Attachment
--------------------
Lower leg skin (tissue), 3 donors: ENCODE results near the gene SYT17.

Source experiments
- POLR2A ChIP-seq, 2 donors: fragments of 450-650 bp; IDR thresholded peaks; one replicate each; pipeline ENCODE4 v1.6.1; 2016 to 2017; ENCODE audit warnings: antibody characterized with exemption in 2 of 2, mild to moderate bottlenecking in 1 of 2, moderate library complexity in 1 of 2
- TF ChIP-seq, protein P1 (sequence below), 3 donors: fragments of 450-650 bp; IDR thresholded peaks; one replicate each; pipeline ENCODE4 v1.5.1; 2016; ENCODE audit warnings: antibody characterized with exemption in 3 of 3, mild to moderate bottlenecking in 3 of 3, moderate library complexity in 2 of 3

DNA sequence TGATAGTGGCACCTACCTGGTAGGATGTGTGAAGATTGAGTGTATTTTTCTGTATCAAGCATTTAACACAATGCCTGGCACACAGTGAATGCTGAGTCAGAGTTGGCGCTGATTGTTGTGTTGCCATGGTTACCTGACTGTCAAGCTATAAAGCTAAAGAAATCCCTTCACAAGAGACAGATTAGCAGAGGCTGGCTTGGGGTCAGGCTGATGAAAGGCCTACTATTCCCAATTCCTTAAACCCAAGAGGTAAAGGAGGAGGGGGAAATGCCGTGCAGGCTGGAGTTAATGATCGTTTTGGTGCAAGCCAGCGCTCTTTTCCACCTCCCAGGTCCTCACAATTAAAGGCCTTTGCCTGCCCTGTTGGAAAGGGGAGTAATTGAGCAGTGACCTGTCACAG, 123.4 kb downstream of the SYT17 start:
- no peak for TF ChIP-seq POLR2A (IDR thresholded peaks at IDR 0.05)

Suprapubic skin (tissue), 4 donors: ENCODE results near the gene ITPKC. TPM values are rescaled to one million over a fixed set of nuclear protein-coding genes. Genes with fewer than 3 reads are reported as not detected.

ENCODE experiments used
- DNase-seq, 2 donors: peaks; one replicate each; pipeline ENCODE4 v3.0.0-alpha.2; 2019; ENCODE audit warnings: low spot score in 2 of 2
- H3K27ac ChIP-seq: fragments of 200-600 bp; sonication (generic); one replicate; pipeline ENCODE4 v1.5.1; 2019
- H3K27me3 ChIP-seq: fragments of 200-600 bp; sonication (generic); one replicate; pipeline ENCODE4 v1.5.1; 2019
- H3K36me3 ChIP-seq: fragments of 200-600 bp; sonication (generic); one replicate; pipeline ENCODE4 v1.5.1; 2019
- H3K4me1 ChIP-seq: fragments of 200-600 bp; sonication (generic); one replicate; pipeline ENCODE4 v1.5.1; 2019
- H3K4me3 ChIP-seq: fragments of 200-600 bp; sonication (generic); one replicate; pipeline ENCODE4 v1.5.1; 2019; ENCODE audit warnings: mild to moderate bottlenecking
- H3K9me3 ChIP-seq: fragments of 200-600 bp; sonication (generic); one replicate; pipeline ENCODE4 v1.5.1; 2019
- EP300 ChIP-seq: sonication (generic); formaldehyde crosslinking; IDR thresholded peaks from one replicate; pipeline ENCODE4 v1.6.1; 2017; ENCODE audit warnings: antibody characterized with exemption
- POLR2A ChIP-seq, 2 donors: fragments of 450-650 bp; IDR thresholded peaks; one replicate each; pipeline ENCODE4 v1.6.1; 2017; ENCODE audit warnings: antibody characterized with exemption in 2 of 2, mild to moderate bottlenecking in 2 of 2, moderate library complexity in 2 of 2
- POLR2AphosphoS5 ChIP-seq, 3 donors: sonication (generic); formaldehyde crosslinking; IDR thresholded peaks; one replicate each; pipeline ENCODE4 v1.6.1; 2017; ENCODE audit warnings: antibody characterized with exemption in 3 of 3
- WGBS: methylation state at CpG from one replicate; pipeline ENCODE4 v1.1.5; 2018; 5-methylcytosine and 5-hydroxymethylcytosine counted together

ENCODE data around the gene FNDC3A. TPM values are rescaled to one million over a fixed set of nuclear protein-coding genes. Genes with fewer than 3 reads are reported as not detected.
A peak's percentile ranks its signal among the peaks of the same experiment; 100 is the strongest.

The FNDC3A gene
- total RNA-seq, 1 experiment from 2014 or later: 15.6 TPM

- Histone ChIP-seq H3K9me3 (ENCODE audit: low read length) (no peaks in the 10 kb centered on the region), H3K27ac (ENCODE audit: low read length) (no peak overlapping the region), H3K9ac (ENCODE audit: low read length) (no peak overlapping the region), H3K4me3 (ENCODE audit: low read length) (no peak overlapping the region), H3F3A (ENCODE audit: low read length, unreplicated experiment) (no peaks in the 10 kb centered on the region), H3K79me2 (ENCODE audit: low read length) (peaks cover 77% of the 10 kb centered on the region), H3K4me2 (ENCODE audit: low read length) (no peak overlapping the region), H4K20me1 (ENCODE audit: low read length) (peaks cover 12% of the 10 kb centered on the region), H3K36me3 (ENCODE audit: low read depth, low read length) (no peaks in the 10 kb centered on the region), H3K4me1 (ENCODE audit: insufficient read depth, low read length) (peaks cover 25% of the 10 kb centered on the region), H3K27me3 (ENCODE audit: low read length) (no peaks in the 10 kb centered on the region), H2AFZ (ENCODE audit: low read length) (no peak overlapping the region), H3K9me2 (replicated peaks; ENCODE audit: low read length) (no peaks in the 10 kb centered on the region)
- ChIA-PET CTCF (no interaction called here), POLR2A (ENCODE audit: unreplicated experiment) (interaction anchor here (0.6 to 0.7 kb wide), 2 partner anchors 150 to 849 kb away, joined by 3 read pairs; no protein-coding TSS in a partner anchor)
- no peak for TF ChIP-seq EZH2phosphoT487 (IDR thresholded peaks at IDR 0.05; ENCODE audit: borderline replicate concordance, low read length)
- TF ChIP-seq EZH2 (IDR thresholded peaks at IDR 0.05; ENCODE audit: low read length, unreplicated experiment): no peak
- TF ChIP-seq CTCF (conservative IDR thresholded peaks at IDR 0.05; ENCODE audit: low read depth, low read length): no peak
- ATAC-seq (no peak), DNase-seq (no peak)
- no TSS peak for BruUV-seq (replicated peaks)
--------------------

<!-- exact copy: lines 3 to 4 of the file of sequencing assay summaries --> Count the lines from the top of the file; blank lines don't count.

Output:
- POLR2A ChIP-seq, 2 donors: fragments of 450-650 bp; IDR thresholded peaks; one replicate each; pipeline ENCODE4 v1.6.1; 2016 to 2017; ENCODE audit warnings: antibody characterized with exemption in 2 of 2, mild to moderate bottlenecking in 1 of 2, moderate library complexity in 1 of 2
- TF ChIP-seq, protein P1 (sequence below), 3 donors: fragments of 450-650 bp; IDR thresholded peaks; one replicate each; pipeline ENCODE4 v1.5.1; 2016; ENCODE audit warnings: antibody characterized with exemption in 3 of 3, mild to moderate bottlenecking in 3 of 3, moderate library complexity in 2 of 3